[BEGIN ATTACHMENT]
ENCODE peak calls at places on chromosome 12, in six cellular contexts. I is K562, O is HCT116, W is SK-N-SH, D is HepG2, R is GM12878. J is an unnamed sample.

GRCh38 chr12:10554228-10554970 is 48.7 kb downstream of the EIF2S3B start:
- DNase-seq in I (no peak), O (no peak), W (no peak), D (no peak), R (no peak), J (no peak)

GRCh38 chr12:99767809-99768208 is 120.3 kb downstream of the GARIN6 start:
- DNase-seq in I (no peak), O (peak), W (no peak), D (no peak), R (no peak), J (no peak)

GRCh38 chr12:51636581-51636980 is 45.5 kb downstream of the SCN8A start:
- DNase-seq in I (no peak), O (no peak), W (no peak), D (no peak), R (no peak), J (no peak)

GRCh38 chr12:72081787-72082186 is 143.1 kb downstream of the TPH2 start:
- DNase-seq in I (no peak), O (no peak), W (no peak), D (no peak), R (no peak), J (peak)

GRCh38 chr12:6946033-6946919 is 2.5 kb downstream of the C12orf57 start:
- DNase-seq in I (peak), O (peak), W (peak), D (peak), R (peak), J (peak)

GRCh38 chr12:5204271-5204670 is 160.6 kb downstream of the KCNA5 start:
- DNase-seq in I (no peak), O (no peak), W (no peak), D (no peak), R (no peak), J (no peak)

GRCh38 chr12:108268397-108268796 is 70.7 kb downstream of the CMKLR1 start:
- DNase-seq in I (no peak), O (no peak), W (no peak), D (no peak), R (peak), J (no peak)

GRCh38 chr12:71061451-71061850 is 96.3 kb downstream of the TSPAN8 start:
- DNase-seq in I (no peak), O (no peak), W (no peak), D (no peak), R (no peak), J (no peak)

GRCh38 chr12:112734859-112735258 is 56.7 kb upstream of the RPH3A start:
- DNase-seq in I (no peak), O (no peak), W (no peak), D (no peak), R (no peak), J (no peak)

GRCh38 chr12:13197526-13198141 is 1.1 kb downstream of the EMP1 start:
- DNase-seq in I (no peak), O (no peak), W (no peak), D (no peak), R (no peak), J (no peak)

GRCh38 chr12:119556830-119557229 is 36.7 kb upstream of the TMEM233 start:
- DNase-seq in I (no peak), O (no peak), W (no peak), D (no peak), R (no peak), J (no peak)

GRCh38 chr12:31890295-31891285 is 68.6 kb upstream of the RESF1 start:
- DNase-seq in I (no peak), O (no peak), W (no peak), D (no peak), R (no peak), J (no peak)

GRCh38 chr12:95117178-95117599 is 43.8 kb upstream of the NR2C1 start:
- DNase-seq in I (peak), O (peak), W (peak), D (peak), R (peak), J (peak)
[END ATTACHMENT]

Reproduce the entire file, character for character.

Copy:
ENCODE peak calls at places on chromosome 12, in six cellular contexts. I is K562, O is HCT116, W is SK-N-SH, D is HepG2, R is GM12878. J is an unnamed sample.

GRCh38 chr12:10554228-10554970 is 48.7 kb downstream of the EIF2S3B start:
- DNase-seq in I (no peak), O (no peak), W (no peak), D (no peak), R (no peak), J (no peak)

GRCh38 chr12:99767809-99768208 is 120.3 kb downstream of the GARIN6 start:
- DNase-seq in I (no peak), O (peak), W (no peak), D (no peak), R (no peak), J (no peak)

GRCh38 chr12:51636581-51636980 is 45.5 kb downstream of the SCN8A start:
- DNase-seq in I (no peak), O (no peak), W (no peak), D (no peak), R (no peak), J (no peak)

GRCh38 chr12:72081787-72082186 is 143.1 kb downstream of the TPH2 start:
- DNase-seq in I (no peak), O (no peak), W (no peak), D (no peak), R (no peak), J (peak)

GRCh38 chr12:6946033-6946919 is 2.5 kb downstream of the C12orf57 start:
- DNase-seq in I (peak), O (peak), W (peak), D (peak), R (peak), J (peak)

GRCh38 chr12:5204271-5204670 is 160.6 kb downstream of the KCNA5 start:
- DNase-seq in I (no peak), O (no peak), W (no peak), D (no peak), R (no peak), J (no peak)

GRCh38 chr12:108268397-108268796 is 70.7 kb downstream of the CMKLR1 start:
- DNase-seq in I (no peak), O (no peak), W (no peak), D (no peak), R (peak), J (no peak)

GRCh38 chr12:71061451-71061850 is 96.3 kb downstream of the TSPAN8 start:
- DNase-seq in I (no peak), O (no peak), W (no peak), D (no peak), R (no peak), J (no peak)

GRCh38 chr12:112734859-112735258 is 56.7 kb upstream of the RPH3A start:
- DNase-seq in I (no peak), O (no peak), W (no peak), D (no peak), R (no peak), J (no peak)

GRCh38 chr12:13197526-13198141 is 1.1 kb downstream of the EMP1 start:
- DNase-seq in I (no peak), O (no peak), W (no peak), D (no peak), R (no peak), J (no peak)

GRCh38 chr12:119556830-119557229 is 36.7 kb upstream of the TMEM233 start:
- DNase-seq in I (no peak), O (no peak), W (no peak), D (no peak), R (no peak), J (no peak)

GRCh38 chr12:31890295-31891285 is 68.6 kb upstream of the RESF1 start:
- DNase-seq in I (no peak), O (no peak), W (no peak), D (no peak), R (no peak), J (no peak)

GRCh38 chr12:95117178-95117599 is 43.8 kb upstream of the NR2C1 start:
- DNase-seq in I (peak), O (peak), W (peak), D (peak), R (peak), J (peak)